For example, my defaults.json file looks like this, because I want to use a slightly different name than the default name, I want to exclude my email address, and I want to specify an author url automatically.

{
  "author_name": "\"Cowboy\" Ben Alman",
  "author_email": "none",
  "author_url": "http://benalman.com/"
}

Note: until all the built-in prompts have been documented, you can find their names and default values in the source code.

Defining an init template

exports.description

This brief template description will be displayed along with the template name when the user runs grunt init or grunt-init to display a list of all available init templates.

exports.description = descriptionString;

exports.notes

If specified, this optional extended description will be displayed before any prompts are displayed. This is a good place to give the user a little help explaining naming conventions, which prompts may be required or optional, etc.

exports.notes = notesString;

exports.warnOn

If this optional (but recommended) wildcard pattern or array of wildcard patterns is matched, Grunt will abort with a warning that the user can override with --force. This is very useful in cases where the init template could potentially override existing files.

exports.warnOn = wildcardPattern;

While the most common value will be '*', matching any file or directory, the minimatch wildcard pattern syntax used allows for a lot of flexibility. For example:

exports.warnOn = 'Gruntfile.js';        // Warn on a Gruntfile.js file.
exports.warnOn = '*.js';            // Warn on any .js file.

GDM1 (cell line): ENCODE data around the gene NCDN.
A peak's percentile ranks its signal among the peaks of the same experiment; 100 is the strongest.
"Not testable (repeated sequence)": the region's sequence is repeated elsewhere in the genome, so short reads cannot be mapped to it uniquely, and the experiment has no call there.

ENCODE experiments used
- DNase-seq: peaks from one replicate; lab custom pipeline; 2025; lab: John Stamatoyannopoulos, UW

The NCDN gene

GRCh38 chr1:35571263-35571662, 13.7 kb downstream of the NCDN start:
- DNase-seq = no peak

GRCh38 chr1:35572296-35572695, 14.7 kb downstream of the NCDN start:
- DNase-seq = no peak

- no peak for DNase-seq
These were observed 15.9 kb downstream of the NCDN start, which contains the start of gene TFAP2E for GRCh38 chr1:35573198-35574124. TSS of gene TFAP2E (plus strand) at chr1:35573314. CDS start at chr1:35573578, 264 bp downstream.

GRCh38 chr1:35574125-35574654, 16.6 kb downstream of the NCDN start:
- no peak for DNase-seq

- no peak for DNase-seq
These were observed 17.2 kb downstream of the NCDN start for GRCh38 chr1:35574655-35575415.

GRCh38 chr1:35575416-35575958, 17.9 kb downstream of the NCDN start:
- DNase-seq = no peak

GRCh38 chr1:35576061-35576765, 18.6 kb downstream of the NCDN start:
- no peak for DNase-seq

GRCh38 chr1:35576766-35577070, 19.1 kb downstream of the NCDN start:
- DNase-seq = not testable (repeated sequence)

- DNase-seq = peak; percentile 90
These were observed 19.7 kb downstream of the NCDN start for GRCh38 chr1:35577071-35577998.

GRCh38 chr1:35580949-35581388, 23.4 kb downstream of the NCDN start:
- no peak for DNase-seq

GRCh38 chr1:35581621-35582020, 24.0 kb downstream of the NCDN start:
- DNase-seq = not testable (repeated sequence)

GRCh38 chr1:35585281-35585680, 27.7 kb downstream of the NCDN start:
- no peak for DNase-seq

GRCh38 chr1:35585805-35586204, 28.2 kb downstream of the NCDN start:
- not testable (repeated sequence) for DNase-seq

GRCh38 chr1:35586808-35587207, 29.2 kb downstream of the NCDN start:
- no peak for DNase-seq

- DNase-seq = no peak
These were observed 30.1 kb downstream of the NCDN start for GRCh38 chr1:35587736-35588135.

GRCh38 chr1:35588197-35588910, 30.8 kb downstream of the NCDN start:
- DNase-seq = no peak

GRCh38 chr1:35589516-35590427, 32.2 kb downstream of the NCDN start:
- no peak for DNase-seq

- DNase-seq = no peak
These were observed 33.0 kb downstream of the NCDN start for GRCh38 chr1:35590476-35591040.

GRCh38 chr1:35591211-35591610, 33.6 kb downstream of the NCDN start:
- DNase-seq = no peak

exports.warnOn = '*';               // Warn on any non-dotfile or non-dotdir.
exports.warnOn = '.*';              // Warn on any dotfile or dotdir.
exports.warnOn = '{.*,*}';          // Warn on any file or dir (dot or non-dot).
exports.warnOn = '!*/**';           // Warn on any file (ignoring dirs).
exports.warnOn = '*.{png,gif,jpg}'; // Warn on any image file.

// This is another way of writing the last example.
exports.warnOn = ['*.png', '*.gif', '*.jpg'];

exports.template

While the exports properties are defined outside this function, all the actual init code is specified inside. Three arguments are passed into this function. The grunt argument is a reference to grunt, containing all the grunt methods and libs. The init argument is an object containing methods and properties specific to this init template. The done argument is a function that must be called when the init template is done executing.

exports.template = function(grunt, init, done) {
  // See the "Inside an init template" section.
};

Inside an init template

init.addLicenseFiles

Add properly-named license files to the files object.

var files = {};
var licenses = ['MIT'];
init.addLicenseFiles(files, licenses);
// files === {'LICENSE-MIT': 'licenses/LICENSE-MIT'}

init.availableLicenses

Return an array of available licenses.

var licenses = init.availableLicenses();
// licenses === [ 'Apache-2.0', 'GPL-2.0', 'MIT', 'MPL-2.0' ]

init.copy

Given an absolute or relative source path, and an optional relative destination path, copy a file, optionally processing it through the passed callback.

init.copy(srcpath[, destpath], options)

init.copyAndProcess

Iterate over all files in the passed object, copying the source file to the destination, processing the contents.

init.copyAndProcess(files, props[, options])

init.defaults

User-specified default init values from defaults.json.

init.defaults

init.destpath

Absolute destination file path.

init.destpath()

init.expand

Same as grunt.file.expand.

Return a unique array of all file or directory paths that match the given wildcard pattern(s). This method accepts either comma separated wildcard patterns or an array of wildcard patterns. Paths matching patterns that begin with ! will be excluded from the returned array. Patterns are processed in order, so inclusion and exclusion order is significant.

init.expand([options, ] patterns)

init.filesToCopy